It did not take Witon Engineering long to find work for its new CNC multi-spindle. In one case, the shop received an order for 20,000 316 stainless steel threaded plugs with a broached hex socket. The customer had been having trouble getting quality parts elsewhere. He was also accustomed to getting parts a little at a time—1,000 one week, 1,500 the next, and so on. Witon Engineering was able to make the part complete (including the broaching operation) in one setup on the CNC multi-spindle and completed the 20,000-piece order in one week.

“The customer couldn’t get over getting the parts in so short a time,” Mr. Sheldon recalls. “He was not only pleased with the fast delivery, but also with the quality of the parts—a gleaming finish and very clean threads. He was so pleased, in fact, that he’s contracted to buy all of his brass and aluminum plugs from us as well—orders that will run into hundreds of thousand of parts.

“We previously made the stainless steel part for the customer on our CNC single-spindle machines,” Mr. Sheldon adds. “However, the part had a cycle time of about 65 seconds and, with our hourly rate, we couldn’t make the job pay. We’re currently running the part on the CNC multi-spindle with a cycle time of 12 seconds—more than five times faster.”

“We’re Busier”

With the installation of the CNC multi-spindle in September 2002, Witon Engineering started getting busier. By February 2003, the machine was booked to capacity, and it was obvious that the shop needed another, which it purchased. “Word has gotten around our industry in the U.K. that we have the machines, and inquiry levels are up substantially,” Mr. Sheldon reports. “We’re currently talking to two companies that are potentially major accounts—not just a few thousand parts per month, but families of parts that they are having trouble sourcing because of quality problems or capacity constraints. They’re very interested in giving us work for our Index machines.”

Mr. Sheldon’s firm continues to lose cam automatic work to China and other countries with lower labor costs. Labor costs in those countries are as little as one-thirtieth that in the U.K., he stresses. However, the decline in sales due to single- and multi-spindle cam automatic work that has gone overseas has been replaced by new business for the CNC multi-spindle machines. “Where less than 1 year ago we considered the Index machines as an additional form of production capacity, it’s now looking like it’s going to be a primary capacity,” Mr. Sheldon notes. “Our CNC multi business is gaining momentum. In hindsight, it’s been an excellent move.”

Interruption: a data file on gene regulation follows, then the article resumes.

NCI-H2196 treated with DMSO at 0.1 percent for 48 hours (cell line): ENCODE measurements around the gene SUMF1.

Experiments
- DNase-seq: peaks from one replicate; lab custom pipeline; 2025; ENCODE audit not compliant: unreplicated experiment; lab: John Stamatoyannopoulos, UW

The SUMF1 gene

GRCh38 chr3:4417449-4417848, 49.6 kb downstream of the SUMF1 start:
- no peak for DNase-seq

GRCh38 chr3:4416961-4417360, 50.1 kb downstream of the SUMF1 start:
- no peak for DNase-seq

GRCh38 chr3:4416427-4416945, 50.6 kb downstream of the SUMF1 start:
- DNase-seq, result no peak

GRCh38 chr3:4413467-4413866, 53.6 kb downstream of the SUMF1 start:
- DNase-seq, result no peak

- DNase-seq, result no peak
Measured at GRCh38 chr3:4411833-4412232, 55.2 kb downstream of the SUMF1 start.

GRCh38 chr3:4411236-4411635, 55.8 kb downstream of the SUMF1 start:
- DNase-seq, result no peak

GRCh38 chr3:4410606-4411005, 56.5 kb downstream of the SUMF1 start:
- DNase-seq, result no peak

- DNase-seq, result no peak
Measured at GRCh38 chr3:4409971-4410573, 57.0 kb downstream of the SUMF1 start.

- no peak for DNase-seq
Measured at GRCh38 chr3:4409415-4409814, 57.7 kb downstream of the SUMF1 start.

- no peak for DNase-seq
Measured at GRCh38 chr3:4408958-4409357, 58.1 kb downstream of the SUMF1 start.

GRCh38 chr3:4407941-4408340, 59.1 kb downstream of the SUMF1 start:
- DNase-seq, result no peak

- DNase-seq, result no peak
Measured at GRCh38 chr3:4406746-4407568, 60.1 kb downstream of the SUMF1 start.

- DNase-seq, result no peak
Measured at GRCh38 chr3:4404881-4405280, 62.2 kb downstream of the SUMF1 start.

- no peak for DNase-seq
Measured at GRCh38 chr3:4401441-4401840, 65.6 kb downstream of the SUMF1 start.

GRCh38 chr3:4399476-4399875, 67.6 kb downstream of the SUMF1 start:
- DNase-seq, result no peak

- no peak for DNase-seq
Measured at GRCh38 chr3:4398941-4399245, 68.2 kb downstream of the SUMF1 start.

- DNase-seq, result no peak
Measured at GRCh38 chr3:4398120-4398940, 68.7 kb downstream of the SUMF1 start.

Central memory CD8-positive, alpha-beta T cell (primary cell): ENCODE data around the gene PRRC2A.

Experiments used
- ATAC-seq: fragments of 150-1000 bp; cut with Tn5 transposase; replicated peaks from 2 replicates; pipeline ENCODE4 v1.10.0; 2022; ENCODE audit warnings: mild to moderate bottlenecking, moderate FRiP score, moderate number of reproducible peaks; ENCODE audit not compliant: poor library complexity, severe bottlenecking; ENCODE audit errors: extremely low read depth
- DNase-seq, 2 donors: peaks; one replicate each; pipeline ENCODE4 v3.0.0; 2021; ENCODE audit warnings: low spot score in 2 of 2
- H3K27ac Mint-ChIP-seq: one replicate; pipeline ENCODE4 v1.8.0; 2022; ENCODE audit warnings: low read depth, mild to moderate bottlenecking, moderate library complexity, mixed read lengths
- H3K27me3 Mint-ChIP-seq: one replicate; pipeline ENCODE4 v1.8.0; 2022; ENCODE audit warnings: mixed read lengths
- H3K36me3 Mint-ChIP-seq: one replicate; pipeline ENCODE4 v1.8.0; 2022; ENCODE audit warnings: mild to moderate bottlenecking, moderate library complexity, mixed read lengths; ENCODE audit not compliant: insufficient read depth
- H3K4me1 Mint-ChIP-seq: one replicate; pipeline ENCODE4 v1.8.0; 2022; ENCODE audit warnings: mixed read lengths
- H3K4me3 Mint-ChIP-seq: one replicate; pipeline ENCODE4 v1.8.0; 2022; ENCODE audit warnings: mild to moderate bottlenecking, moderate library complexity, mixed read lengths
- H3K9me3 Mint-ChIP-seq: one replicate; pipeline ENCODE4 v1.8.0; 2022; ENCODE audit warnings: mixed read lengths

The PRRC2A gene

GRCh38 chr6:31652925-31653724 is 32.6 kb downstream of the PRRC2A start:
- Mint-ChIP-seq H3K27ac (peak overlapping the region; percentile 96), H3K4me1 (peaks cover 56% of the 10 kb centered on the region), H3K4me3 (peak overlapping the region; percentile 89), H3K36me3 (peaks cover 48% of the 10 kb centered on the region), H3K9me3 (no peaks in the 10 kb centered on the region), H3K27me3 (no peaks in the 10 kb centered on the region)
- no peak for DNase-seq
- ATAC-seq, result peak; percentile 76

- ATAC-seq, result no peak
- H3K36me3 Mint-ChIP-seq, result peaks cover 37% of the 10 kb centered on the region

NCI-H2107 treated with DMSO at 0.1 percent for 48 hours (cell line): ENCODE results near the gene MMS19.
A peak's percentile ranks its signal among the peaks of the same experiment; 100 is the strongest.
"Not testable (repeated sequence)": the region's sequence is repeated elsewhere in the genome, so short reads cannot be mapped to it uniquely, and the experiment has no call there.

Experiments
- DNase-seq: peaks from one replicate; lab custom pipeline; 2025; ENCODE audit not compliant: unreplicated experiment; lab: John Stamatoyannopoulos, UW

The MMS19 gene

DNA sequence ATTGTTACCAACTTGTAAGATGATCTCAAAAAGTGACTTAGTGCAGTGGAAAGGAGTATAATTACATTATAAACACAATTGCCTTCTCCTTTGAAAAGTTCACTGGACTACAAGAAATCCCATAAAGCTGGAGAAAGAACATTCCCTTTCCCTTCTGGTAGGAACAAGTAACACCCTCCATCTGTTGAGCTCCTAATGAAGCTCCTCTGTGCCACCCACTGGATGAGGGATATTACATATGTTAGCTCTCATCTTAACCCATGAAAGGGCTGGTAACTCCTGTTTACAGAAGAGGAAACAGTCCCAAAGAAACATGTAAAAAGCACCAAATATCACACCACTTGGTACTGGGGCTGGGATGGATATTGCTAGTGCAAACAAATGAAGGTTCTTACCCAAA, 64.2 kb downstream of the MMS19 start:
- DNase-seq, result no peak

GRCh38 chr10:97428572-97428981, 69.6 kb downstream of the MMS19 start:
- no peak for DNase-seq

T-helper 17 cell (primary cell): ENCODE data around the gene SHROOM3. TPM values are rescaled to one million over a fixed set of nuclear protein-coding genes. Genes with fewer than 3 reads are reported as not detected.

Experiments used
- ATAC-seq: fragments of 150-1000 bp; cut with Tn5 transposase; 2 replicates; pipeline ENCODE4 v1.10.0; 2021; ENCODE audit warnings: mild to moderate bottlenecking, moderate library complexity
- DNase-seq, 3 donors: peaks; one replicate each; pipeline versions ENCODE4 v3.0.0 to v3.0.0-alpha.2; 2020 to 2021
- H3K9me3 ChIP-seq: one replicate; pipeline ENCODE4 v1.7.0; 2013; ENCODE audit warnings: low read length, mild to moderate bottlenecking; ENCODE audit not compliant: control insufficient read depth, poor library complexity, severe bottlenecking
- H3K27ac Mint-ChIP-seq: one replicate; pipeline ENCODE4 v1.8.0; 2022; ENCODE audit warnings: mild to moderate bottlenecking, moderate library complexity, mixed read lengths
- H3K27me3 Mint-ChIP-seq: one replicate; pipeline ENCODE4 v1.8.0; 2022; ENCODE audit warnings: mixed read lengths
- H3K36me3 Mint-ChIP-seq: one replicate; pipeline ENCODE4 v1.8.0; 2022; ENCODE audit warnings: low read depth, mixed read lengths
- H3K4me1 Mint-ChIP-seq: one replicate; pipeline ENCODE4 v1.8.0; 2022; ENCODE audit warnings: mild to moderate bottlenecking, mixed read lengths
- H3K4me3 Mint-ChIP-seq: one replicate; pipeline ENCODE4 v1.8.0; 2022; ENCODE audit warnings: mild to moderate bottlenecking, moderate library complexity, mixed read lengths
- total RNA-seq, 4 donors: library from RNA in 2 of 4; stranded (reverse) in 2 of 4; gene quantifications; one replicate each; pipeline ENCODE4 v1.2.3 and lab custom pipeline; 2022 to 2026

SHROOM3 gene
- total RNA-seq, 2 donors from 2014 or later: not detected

The CNC multi-spindles have proven to be advantageous in a number of ways. Although the U.K.’s economy is in a slump, the labor market is tight. Witon Engineering has had difficulty finding skilled operators for its cam automatics, especially for nights. On the other hand, the firm is finding it a lot easier to find setup people and operators for its two Index CNC machines. That has allowed the firm to run the machines virtually around the clock.

“Amortizing the cost of the machines over a 100-hour work week is much more advantageous than amortizing them over a 40-hour week,” Mr. Sheldon emphasizes. “The more hours you run, the less the hourly cost of the machine becomes an issue. It makes us a lot more flexible in the rates that we can quote our customers.”

Getting Into Fighting Shape

Witon Engineering is remaking itself as it adjusts to today’s competitive realities. The firm has eliminated 18 Brown & Sharpe single-spindle cam automatics and 10 of its multi-spindle cam automatics. At one time the firm had a secondary-operations department consisting of 15-16 personnel. With the firm’s transition to CNC single- and multi-spindle machines capable of producing parts complete in one setup, the secondary operations department has been reduced to 4 people.

With the move to CNC equipment, Witon Engineering has become a leaner, more efficient operation overall. The firm has downsized from 58 personnel to a staff of 40. Also, elimination of some of the cam automatics freed up a 6,000-square-foot unit that the firm previously occupied. It was able to rent out the space for additional income.

“We lost commodity parts like bolts and washers to overseas producers years ago,” Mr. Sheldon sums up. “Shops that continue to pursue jobs with fairly loose tolerances and easy-to-machine materials are going to be overwhelmed because those jobs can be made for a lot less overseas. We’ve got to move into markets where the tolerances are a little tighter, the materials are more difficult to machine, and the customers are a bit more demanding about deliveries—where they can’t wait for deliveries from China.”—LRR